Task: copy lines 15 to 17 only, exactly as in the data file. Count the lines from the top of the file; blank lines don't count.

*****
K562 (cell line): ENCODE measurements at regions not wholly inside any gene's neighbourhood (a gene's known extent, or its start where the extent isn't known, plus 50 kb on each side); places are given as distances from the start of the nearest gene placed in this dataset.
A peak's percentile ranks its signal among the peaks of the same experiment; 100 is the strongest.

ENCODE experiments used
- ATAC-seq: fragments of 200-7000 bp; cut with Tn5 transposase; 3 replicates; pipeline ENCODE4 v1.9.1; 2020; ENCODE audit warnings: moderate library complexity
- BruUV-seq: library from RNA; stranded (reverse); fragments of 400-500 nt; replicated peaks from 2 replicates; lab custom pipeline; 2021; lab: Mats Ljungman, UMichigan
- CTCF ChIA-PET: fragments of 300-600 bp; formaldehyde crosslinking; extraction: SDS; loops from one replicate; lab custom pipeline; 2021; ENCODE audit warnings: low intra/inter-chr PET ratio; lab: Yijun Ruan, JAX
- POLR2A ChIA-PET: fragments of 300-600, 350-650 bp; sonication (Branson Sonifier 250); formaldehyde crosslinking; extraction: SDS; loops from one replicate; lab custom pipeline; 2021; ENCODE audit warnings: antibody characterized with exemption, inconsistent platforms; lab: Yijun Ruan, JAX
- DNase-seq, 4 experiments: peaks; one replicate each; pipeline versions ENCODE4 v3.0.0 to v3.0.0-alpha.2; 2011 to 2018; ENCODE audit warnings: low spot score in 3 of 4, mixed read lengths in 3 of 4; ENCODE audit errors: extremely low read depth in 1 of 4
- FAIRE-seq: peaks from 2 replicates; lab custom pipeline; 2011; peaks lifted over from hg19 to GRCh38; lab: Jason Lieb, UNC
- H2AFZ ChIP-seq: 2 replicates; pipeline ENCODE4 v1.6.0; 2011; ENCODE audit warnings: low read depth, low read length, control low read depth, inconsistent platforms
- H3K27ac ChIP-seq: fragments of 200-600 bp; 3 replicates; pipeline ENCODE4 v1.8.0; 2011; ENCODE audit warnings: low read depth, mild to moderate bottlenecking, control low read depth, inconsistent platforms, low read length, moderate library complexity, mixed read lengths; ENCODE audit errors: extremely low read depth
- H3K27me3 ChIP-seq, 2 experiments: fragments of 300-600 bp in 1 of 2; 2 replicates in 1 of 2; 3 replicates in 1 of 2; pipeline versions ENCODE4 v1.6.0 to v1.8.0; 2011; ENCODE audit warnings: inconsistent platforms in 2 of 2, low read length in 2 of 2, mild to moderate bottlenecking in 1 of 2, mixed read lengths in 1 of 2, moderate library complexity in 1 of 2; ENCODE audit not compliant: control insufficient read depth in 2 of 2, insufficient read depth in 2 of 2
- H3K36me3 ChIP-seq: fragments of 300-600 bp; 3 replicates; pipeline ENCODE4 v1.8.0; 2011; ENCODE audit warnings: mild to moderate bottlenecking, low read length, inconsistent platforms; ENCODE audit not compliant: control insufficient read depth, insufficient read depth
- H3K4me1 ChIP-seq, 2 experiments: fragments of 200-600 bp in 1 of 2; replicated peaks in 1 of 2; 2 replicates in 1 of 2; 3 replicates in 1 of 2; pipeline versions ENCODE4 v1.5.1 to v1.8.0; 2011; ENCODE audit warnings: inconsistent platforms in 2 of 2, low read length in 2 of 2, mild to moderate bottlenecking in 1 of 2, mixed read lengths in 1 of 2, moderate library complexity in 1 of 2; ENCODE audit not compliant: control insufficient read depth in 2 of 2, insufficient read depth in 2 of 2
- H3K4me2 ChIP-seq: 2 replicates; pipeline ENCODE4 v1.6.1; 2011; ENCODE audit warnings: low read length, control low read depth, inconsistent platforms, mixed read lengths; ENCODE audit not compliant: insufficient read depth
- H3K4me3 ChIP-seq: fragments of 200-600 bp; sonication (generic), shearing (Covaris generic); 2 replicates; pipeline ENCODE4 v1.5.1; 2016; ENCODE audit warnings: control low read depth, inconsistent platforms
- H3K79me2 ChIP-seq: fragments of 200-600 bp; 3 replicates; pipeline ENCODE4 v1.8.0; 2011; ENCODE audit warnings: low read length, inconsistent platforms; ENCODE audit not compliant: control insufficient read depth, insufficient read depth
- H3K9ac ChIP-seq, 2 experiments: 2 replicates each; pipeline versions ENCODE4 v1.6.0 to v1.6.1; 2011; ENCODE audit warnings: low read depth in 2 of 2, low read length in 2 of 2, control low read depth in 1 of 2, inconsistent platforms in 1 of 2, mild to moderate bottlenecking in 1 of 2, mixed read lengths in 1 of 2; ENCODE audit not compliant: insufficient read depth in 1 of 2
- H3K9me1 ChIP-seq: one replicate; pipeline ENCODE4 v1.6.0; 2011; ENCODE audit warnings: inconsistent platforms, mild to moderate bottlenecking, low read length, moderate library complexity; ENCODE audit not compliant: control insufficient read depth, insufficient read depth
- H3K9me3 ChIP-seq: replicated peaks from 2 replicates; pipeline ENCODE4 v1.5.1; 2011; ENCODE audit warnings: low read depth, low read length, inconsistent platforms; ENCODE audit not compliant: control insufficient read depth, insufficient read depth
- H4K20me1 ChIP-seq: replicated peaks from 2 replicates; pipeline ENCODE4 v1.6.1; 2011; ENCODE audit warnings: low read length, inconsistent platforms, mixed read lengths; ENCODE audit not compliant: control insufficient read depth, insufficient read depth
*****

- H3K4me2 ChIP-seq: 2 replicates; pipeline ENCODE4 v1.6.1; 2011; ENCODE audit warnings: low read length, control low read depth, inconsistent platforms, mixed read lengths; ENCODE audit not compliant: insufficient read depth
- H3K4me3 ChIP-seq: fragments of 200-600 bp; sonication (generic), shearing (Covaris generic); 2 replicates; pipeline ENCODE4 v1.5.1; 2016; ENCODE audit warnings: control low read depth, inconsistent platforms
- H3K79me2 ChIP-seq: fragments of 200-600 bp; 3 replicates; pipeline ENCODE4 v1.8.0; 2011; ENCODE audit warnings: low read length, inconsistent platforms; ENCODE audit not compliant: control insufficient read depth, insufficient read depth